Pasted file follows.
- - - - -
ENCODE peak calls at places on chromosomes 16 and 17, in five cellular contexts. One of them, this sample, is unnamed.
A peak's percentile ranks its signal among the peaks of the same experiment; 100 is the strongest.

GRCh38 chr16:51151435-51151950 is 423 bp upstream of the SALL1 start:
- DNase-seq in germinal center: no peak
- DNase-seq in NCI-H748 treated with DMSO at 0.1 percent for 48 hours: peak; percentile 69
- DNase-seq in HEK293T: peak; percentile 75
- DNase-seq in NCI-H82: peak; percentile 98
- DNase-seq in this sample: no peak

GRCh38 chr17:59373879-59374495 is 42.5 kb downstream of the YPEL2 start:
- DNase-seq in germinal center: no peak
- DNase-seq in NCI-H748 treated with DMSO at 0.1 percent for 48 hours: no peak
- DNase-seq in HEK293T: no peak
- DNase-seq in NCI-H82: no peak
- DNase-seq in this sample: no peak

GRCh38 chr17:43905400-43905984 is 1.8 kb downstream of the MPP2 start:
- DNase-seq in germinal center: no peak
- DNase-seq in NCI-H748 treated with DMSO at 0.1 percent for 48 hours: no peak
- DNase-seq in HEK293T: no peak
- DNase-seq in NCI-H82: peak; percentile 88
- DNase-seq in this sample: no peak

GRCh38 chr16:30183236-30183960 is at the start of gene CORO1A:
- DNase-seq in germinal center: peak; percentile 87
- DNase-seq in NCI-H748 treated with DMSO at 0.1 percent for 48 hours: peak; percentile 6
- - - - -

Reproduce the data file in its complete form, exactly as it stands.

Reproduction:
ENCODE peak calls at places on chromosomes 16 and 17, in five cellular contexts. One of them, this sample, is unnamed.
A peak's percentile ranks its signal among the peaks of the same experiment; 100 is the strongest.

GRCh38 chr16:51151435-51151950 is 423 bp upstream of the SALL1 start:
- DNase-seq in germinal center: no peak
- DNase-seq in NCI-H748 treated with DMSO at 0.1 percent for 48 hours: peak; percentile 69
- DNase-seq in HEK293T: peak; percentile 75
- DNase-seq in NCI-H82: peak; percentile 98
- DNase-seq in this sample: no peak

GRCh38 chr17:59373879-59374495 is 42.5 kb downstream of the YPEL2 start:
- DNase-seq in germinal center: no peak
- DNase-seq in NCI-H748 treated with DMSO at 0.1 percent for 48 hours: no peak
- DNase-seq in HEK293T: no peak
- DNase-seq in NCI-H82: no peak
- DNase-seq in this sample: no peak

GRCh38 chr17:43905400-43905984 is 1.8 kb downstream of the MPP2 start:
- DNase-seq in germinal center: no peak
- DNase-seq in NCI-H748 treated with DMSO at 0.1 percent for 48 hours: no peak
- DNase-seq in HEK293T: no peak
- DNase-seq in NCI-H82: peak; percentile 88
- DNase-seq in this sample: no peak

GRCh38 chr16:30183236-30183960 is at the start of gene CORO1A:
- DNase-seq in germinal center: peak; percentile 87
- DNase-seq in NCI-H748 treated with DMSO at 0.1 percent for 48 hours: peak; percentile 6